Finally, after a good seventeen years of heavy use, our GRCS has grown weary to a degree that I decided to replace it and ordered a new one. Well, actually, when I say replace… I actually mean that we will still be using it as a second lowering device when and where necessary.
I am really impressed by the pounding these devices stand up to. After all this time, yes, the device is starting to look a bit worse for the wear, but apart from a couple of bent bits, the winch is actually perfectly serviceable.
The other point that struck me is how Greg’s strategy of keeping the product the same, apart from a couple of fairly minor tweaks makes a lot of sense. It makes for a consistent product, a device you are deeply familiar with and could handle in your sleep (no, I am not suggesting you rig whilst sleeping, this is not advisable).
So why the GRCS? Since Greg introduced his device, a number of other people have developed lowering devices – Reg Coates, Steven Iblings, Andrea Trentini, to mention but a few – which you see widely used in the industry today. All of these devices have their justifications and uses, it is really up to every team to assess which one suits their needs best. Put it this way, the market has definitively become more complex than the decision which lowering device to buy back in 2000, which was essentially choosing between the Hobbs and the GRCS. Back to today, GRCS happens to suit our needs, based upon the type of rigging we do, well.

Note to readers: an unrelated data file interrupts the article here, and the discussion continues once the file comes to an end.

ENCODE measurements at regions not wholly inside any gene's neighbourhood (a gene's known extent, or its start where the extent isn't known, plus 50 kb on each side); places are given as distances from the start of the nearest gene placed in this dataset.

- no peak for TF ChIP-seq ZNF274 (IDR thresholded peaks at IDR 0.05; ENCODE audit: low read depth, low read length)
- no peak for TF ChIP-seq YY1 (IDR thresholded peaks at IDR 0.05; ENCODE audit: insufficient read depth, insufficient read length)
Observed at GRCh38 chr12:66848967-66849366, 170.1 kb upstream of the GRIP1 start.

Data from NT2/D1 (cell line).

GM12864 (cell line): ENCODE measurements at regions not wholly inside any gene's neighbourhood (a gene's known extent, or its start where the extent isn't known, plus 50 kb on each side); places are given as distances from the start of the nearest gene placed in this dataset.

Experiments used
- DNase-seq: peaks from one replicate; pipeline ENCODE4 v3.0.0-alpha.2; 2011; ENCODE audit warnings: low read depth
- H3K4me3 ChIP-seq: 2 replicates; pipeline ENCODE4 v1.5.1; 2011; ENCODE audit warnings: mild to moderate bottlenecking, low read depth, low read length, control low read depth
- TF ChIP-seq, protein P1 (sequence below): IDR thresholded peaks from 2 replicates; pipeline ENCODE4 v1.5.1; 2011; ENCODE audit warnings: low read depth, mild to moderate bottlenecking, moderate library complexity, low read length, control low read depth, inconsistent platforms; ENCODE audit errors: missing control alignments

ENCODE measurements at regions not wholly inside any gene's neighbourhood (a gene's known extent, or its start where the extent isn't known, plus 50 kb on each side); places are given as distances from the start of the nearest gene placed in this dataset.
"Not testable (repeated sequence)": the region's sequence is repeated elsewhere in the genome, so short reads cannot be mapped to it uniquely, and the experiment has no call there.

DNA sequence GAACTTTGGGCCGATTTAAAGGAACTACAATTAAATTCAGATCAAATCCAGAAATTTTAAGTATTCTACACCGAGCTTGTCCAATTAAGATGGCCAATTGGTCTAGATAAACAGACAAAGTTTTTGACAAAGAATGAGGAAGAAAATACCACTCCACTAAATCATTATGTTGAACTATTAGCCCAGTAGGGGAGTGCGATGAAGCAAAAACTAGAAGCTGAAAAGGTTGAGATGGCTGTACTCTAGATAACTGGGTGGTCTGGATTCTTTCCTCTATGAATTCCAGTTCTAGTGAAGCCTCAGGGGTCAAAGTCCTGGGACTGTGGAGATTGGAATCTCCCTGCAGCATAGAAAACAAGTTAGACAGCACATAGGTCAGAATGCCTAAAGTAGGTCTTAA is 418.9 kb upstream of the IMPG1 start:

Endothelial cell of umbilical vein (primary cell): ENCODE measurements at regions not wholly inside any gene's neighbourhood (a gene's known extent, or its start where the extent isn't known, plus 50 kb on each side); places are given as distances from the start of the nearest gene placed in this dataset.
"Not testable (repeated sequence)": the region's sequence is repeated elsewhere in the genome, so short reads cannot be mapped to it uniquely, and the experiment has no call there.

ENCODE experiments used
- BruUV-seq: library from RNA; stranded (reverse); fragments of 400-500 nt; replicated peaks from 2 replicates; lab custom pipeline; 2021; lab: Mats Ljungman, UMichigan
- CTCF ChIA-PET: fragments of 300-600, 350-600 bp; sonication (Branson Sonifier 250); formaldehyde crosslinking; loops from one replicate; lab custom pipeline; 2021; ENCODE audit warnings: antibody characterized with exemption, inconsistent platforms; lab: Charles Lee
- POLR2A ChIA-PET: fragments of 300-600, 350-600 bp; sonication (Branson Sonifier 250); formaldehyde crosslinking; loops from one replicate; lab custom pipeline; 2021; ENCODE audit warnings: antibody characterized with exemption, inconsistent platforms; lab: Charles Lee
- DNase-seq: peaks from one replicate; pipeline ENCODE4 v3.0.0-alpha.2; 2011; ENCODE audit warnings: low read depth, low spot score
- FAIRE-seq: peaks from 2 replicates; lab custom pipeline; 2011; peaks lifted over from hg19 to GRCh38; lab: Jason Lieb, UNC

Is this kind of device indispensable?
In my opinion a simple lowering bollard is hard to beat for straight-forward rigging in terms of value for money. You cannot help but love them for all their simplicity, ease of set up, intuitive in use – yet step away from simple rigging to anything more complex where you are lifting loads, and yes, a lowering device with an integrated winch becomes indispensable. It certainly changed the way I view rigging. And most of the time, I find that what we use it for most is pre-tensioning lines, eliminating the elongation, allowing you bring pieces around much further on the hinge wood than you would otherwise. But also when using load-transfer systems, drifting or lifting loads, I regard this kind of device as a highly versatile tool.
So there you go… the serial number on our original GRCS was 145, the new one’s is 3140… I wonder how many tons of wood no. 145 handled over the years?!